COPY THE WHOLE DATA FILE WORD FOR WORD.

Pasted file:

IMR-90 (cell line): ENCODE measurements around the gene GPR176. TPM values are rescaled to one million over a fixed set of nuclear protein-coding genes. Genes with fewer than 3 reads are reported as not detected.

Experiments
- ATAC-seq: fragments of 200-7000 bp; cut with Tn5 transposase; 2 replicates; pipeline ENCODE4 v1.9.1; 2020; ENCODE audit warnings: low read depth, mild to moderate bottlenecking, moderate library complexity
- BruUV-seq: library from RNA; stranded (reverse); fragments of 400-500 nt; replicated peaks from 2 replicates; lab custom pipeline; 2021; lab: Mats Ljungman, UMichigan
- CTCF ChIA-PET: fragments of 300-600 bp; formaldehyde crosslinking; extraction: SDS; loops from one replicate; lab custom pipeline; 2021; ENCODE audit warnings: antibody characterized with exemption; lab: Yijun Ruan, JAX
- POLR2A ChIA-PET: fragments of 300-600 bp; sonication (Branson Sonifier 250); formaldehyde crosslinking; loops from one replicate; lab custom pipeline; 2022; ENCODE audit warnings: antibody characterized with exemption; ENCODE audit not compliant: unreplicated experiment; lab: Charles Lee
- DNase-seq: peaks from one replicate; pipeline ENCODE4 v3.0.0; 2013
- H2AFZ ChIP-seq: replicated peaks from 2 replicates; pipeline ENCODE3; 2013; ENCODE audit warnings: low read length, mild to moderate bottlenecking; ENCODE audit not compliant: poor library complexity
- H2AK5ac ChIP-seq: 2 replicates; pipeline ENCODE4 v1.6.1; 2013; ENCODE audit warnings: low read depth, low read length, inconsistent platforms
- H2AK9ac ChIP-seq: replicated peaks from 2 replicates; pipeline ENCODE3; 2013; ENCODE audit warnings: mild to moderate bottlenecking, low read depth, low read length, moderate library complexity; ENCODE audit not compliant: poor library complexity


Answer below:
IMR-90 (cell line): ENCODE measurements around the gene GPR176. TPM values are rescaled to one million over a fixed set of nuclear protein-coding genes. Genes with fewer than 3 reads are reported as not detected.

Experiments
- ATAC-seq: fragments of 200-7000 bp; cut with Tn5 transposase; 2 replicates; pipeline ENCODE4 v1.9.1; 2020; ENCODE audit warnings: low read depth, mild to moderate bottlenecking, moderate library complexity
- BruUV-seq: library from RNA; stranded (reverse); fragments of 400-500 nt; replicated peaks from 2 replicates; lab custom pipeline; 2021; lab: Mats Ljungman, UMichigan
- CTCF ChIA-PET: fragments of 300-600 bp; formaldehyde crosslinking; extraction: SDS; loops from one replicate; lab custom pipeline; 2021; ENCODE audit warnings: antibody characterized with exemption; lab: Yijun Ruan, JAX
- POLR2A ChIA-PET: fragments of 300-600 bp; sonication (Branson Sonifier 250); formaldehyde crosslinking; loops from one replicate; lab custom pipeline; 2022; ENCODE audit warnings: antibody characterized with exemption; ENCODE audit not compliant: unreplicated experiment; lab: Charles Lee
- DNase-seq: peaks from one replicate; pipeline ENCODE4 v3.0.0; 2013
- H2AFZ ChIP-seq: replicated peaks from 2 replicates; pipeline ENCODE3; 2013; ENCODE audit warnings: low read length, mild to moderate bottlenecking; ENCODE audit not compliant: poor library complexity
- H2AK5ac ChIP-seq: 2 replicates; pipeline ENCODE4 v1.6.1; 2013; ENCODE audit warnings: low read depth, low read length, inconsistent platforms
- H2AK9ac ChIP-seq: replicated peaks from 2 replicates; pipeline ENCODE3; 2013; ENCODE audit warnings: mild to moderate bottlenecking, low read depth, low read length, moderate library complexity; ENCODE audit not compliant: poor library complexity